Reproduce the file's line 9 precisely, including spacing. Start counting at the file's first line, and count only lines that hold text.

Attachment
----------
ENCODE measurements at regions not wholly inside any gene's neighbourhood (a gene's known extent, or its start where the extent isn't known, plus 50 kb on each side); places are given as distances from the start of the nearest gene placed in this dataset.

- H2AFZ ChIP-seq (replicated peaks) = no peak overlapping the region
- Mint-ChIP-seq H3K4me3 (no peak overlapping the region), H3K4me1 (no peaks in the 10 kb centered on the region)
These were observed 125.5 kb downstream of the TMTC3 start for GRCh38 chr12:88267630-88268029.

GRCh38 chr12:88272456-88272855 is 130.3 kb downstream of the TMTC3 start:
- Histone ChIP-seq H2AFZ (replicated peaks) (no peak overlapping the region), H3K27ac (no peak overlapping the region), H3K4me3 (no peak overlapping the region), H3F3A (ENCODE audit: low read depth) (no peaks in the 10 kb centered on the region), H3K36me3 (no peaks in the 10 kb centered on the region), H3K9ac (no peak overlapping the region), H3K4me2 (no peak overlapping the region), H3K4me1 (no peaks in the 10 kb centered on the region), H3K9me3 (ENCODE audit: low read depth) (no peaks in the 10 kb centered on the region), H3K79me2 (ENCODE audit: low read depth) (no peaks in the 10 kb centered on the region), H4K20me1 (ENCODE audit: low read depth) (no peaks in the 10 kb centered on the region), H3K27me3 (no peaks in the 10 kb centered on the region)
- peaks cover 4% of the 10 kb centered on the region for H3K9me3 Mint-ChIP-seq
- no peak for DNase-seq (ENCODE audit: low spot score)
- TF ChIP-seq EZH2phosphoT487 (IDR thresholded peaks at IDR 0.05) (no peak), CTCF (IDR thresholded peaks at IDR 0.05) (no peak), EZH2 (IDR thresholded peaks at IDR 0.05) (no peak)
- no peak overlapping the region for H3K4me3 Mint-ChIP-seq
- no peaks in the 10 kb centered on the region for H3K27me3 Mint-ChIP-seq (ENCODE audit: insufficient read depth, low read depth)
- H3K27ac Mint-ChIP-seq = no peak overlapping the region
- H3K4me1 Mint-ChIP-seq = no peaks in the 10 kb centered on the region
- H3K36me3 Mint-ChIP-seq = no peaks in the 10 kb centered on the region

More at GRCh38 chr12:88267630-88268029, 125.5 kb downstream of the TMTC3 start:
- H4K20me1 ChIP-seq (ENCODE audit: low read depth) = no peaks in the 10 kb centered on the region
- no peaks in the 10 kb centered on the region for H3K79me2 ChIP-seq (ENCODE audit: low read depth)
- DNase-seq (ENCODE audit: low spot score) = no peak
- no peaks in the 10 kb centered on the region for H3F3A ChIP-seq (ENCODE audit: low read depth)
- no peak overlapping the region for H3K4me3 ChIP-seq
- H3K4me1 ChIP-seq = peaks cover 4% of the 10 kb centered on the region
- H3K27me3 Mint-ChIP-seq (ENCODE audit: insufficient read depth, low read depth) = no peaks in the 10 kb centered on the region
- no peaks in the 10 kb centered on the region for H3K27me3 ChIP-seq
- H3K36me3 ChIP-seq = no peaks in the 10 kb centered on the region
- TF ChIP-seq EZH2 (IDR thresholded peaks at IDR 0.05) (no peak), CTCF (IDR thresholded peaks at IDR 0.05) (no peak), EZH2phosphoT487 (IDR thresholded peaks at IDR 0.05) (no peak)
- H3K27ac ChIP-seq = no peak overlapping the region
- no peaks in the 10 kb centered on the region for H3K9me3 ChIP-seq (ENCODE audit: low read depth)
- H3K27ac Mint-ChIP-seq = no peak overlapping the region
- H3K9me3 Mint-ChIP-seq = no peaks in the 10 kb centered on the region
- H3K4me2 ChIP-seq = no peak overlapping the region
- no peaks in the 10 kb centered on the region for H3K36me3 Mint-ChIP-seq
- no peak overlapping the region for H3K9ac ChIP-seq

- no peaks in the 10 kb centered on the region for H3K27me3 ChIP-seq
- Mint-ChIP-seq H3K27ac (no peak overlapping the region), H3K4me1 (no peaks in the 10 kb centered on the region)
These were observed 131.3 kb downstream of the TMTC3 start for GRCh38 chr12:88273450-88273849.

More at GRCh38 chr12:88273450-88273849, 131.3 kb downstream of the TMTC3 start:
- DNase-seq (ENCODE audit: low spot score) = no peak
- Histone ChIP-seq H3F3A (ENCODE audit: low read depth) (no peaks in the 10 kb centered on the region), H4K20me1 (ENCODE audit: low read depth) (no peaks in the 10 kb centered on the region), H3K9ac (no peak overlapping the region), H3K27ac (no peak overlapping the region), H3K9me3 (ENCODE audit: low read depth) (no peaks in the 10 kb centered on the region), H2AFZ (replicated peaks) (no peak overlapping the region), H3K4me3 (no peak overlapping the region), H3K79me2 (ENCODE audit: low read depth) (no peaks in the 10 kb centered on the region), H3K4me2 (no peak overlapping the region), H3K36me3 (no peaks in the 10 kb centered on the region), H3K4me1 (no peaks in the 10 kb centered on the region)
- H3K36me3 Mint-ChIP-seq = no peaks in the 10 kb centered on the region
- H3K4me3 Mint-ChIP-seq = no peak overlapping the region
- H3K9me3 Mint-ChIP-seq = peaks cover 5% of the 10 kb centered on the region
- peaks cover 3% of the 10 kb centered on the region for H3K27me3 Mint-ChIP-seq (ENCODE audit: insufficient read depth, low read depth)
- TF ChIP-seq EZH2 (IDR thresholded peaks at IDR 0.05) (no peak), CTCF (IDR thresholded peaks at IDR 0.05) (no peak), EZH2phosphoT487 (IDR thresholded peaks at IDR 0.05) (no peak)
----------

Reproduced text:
- TF ChIP-seq EZH2phosphoT487 (IDR thresholded peaks at IDR 0.05) (no peak), CTCF (IDR thresholded peaks at IDR 0.05) (no peak), EZH2 (IDR thresholded peaks at IDR 0.05) (no peak)